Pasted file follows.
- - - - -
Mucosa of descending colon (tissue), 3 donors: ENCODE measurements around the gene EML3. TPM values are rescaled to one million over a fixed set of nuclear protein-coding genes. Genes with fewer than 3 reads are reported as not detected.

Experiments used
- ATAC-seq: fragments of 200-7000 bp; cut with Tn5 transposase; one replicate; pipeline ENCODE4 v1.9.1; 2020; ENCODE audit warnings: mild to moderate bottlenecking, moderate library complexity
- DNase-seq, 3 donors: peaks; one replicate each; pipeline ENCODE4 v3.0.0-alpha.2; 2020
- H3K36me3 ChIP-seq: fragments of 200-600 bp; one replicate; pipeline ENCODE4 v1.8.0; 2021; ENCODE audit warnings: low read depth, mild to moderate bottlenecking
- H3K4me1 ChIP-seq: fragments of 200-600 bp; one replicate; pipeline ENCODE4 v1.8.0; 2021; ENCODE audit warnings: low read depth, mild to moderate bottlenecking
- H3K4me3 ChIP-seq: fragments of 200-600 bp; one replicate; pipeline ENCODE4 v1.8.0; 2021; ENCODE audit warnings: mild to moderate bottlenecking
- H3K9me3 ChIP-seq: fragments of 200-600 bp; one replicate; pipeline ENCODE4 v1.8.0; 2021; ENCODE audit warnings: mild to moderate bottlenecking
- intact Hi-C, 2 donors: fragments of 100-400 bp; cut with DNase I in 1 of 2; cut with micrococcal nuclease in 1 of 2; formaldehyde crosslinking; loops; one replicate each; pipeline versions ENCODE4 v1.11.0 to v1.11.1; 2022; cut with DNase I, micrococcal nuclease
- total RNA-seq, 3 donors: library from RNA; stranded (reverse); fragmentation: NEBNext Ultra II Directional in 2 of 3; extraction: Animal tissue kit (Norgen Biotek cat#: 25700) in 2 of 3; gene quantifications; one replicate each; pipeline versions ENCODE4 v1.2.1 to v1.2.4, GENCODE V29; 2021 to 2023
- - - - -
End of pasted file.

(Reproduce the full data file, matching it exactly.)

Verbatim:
Mucosa of descending colon (tissue), 3 donors: ENCODE measurements around the gene EML3. TPM values are rescaled to one million over a fixed set of nuclear protein-coding genes. Genes with fewer than 3 reads are reported as not detected.

Experiments used
- ATAC-seq: fragments of 200-7000 bp; cut with Tn5 transposase; one replicate; pipeline ENCODE4 v1.9.1; 2020; ENCODE audit warnings: mild to moderate bottlenecking, moderate library complexity
- DNase-seq, 3 donors: peaks; one replicate each; pipeline ENCODE4 v3.0.0-alpha.2; 2020
- H3K36me3 ChIP-seq: fragments of 200-600 bp; one replicate; pipeline ENCODE4 v1.8.0; 2021; ENCODE audit warnings: low read depth, mild to moderate bottlenecking
- H3K4me1 ChIP-seq: fragments of 200-600 bp; one replicate; pipeline ENCODE4 v1.8.0; 2021; ENCODE audit warnings: low read depth, mild to moderate bottlenecking
- H3K4me3 ChIP-seq: fragments of 200-600 bp; one replicate; pipeline ENCODE4 v1.8.0; 2021; ENCODE audit warnings: mild to moderate bottlenecking
- H3K9me3 ChIP-seq: fragments of 200-600 bp; one replicate; pipeline ENCODE4 v1.8.0; 2021; ENCODE audit warnings: mild to moderate bottlenecking
- intact Hi-C, 2 donors: fragments of 100-400 bp; cut with DNase I in 1 of 2; cut with micrococcal nuclease in 1 of 2; formaldehyde crosslinking; loops; one replicate each; pipeline versions ENCODE4 v1.11.0 to v1.11.1; 2022; cut with DNase I, micrococcal nuclease
- total RNA-seq, 3 donors: library from RNA; stranded (reverse); fragmentation: NEBNext Ultra II Directional in 2 of 3; extraction: Animal tissue kit (Norgen Biotek cat#: 25700) in 2 of 3; gene quantifications; one replicate each; pipeline versions ENCODE4 v1.2.1 to v1.2.4, GENCODE V29; 2021 to 2023